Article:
District Council Votes for Big Minimum-Wage Raise
The D.C. Council unanimously passed a bill to hike the city’s minimum wage. On Dec. 3, the 13-member council voted to increase it to $11.50 an hour by 2016; this would be one of the highest minimum wages in the country and much greater than the federal minimum wage of $7.25.
The bill, called the Minimum Wage Amendment Act of 2013, would work gradually, raising the wage to $9.50 on July 1, 2014, to $10.15 on July 1, 2015, and to $11.50 on July 1, 2016.
Lawmakers recently approved similar minimum wage boosts in Montgomery and Prince George’s counties in Maryland. These counties aim to raise minimum wage in increments, ending in 2017.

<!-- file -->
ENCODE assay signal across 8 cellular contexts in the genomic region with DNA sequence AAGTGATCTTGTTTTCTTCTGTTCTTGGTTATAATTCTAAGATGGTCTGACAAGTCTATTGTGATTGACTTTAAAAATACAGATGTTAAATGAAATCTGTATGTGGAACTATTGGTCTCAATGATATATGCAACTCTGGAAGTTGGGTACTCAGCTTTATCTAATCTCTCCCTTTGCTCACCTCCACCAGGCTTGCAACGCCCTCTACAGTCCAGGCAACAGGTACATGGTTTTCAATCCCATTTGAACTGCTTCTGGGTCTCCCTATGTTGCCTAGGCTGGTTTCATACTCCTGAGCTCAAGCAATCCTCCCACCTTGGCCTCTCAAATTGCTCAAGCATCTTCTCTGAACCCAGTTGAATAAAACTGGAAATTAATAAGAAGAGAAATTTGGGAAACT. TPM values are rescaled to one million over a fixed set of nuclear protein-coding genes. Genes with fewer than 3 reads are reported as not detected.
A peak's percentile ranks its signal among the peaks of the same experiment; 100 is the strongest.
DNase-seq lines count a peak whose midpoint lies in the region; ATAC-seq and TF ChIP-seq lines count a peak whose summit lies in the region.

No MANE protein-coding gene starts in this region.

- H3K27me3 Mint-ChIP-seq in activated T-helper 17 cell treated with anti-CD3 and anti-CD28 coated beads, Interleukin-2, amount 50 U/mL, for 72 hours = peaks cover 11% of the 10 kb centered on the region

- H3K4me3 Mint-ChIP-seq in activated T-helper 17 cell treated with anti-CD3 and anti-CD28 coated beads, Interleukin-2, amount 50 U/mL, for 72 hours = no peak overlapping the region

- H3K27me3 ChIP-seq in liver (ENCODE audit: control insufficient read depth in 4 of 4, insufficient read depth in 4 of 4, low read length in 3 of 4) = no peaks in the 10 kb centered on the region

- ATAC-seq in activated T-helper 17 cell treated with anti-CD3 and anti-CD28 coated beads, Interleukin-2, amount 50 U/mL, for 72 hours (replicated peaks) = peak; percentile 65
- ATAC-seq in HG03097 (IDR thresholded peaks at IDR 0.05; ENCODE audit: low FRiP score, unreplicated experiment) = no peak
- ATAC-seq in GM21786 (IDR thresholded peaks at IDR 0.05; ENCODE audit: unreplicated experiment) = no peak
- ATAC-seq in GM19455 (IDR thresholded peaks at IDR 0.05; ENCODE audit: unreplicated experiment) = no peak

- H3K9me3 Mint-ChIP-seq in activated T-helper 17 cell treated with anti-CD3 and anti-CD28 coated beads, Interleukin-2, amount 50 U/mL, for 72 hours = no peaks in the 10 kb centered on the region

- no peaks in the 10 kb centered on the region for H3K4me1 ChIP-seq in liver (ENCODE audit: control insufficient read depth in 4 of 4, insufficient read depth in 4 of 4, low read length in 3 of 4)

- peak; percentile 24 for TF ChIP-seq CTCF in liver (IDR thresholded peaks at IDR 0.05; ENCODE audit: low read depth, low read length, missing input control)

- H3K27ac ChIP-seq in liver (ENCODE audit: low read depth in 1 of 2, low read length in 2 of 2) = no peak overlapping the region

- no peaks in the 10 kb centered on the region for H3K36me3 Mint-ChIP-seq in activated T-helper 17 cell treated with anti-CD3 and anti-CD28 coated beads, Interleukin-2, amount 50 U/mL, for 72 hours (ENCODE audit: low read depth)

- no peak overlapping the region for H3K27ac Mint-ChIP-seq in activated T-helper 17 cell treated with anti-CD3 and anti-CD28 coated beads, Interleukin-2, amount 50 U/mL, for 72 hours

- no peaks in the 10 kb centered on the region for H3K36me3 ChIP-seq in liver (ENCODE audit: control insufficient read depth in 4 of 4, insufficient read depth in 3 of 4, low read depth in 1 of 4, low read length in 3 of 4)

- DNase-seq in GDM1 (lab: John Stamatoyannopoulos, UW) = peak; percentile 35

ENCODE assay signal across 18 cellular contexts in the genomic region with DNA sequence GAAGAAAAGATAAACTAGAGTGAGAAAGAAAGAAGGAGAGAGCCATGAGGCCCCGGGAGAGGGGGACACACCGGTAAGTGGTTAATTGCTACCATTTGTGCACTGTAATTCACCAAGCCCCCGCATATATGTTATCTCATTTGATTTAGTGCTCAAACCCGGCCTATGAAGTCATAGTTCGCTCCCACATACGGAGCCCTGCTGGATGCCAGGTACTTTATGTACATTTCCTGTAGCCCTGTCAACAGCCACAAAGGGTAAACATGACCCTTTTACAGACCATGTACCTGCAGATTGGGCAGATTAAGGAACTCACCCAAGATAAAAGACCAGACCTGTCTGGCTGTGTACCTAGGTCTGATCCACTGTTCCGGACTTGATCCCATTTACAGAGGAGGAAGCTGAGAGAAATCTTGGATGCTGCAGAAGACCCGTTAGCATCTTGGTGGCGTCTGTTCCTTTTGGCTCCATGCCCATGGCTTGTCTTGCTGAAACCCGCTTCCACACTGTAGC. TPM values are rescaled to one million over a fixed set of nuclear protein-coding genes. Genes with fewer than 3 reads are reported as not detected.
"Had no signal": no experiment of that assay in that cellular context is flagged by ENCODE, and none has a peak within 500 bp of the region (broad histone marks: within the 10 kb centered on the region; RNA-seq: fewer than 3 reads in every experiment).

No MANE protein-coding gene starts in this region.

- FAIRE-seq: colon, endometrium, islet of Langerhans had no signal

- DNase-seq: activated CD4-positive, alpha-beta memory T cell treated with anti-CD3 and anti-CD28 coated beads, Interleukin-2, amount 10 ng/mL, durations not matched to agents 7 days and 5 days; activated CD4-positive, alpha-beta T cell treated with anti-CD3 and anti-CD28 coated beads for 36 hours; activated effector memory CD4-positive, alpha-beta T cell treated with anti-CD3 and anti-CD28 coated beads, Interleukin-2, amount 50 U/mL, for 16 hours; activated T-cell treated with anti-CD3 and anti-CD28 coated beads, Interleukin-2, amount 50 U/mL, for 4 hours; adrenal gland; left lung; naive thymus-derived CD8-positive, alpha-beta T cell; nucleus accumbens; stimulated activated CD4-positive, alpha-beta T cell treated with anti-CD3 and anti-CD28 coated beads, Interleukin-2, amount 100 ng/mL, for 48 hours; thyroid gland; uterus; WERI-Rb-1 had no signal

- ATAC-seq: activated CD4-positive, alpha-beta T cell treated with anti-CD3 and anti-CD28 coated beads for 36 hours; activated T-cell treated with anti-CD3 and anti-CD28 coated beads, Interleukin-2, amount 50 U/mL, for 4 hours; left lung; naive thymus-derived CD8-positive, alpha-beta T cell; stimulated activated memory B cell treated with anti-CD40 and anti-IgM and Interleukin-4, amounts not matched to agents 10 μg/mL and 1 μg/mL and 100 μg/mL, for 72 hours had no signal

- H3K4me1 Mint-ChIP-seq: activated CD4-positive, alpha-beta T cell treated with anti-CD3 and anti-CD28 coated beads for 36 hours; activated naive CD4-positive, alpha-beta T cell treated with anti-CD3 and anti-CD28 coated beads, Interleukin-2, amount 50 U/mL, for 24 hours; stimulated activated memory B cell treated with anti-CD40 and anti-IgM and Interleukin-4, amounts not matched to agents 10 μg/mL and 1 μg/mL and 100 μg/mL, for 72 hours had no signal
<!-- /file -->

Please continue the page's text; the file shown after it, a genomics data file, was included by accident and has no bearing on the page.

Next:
One more vote is required before the D.C. bill falls into Mayor Vincent Gray’s hands. Gray has voiced his opposition, desiring a smaller increase to $10 an hour.
"The bill, in its current form, will harm District's regional competitiveness," Gray wrote in a letter to the council.
Gray already voted against particular minimum wages increases earlier this year. In September, he vetoed the Large Retailer Accountability Act -– or “Walmart Bill” –that would have forced large retailers to pay employees a minimum of $12.50 an hour. The Walmart Bill, according to Gray, was “not a true living-wage measure.”
With unanimous support within the council, however, the Minimum Wage Amendment Act of 2013 could move forward without Gray’s approval. The council only needs nine votes to override a veto from Gray.
In a related measure, the D.C. Council also voted unanimously to require tipped workers five days of forgiven sick time. Council members believe this will provide more job security for these workers, and will keep sick employees away from the restaurant environment.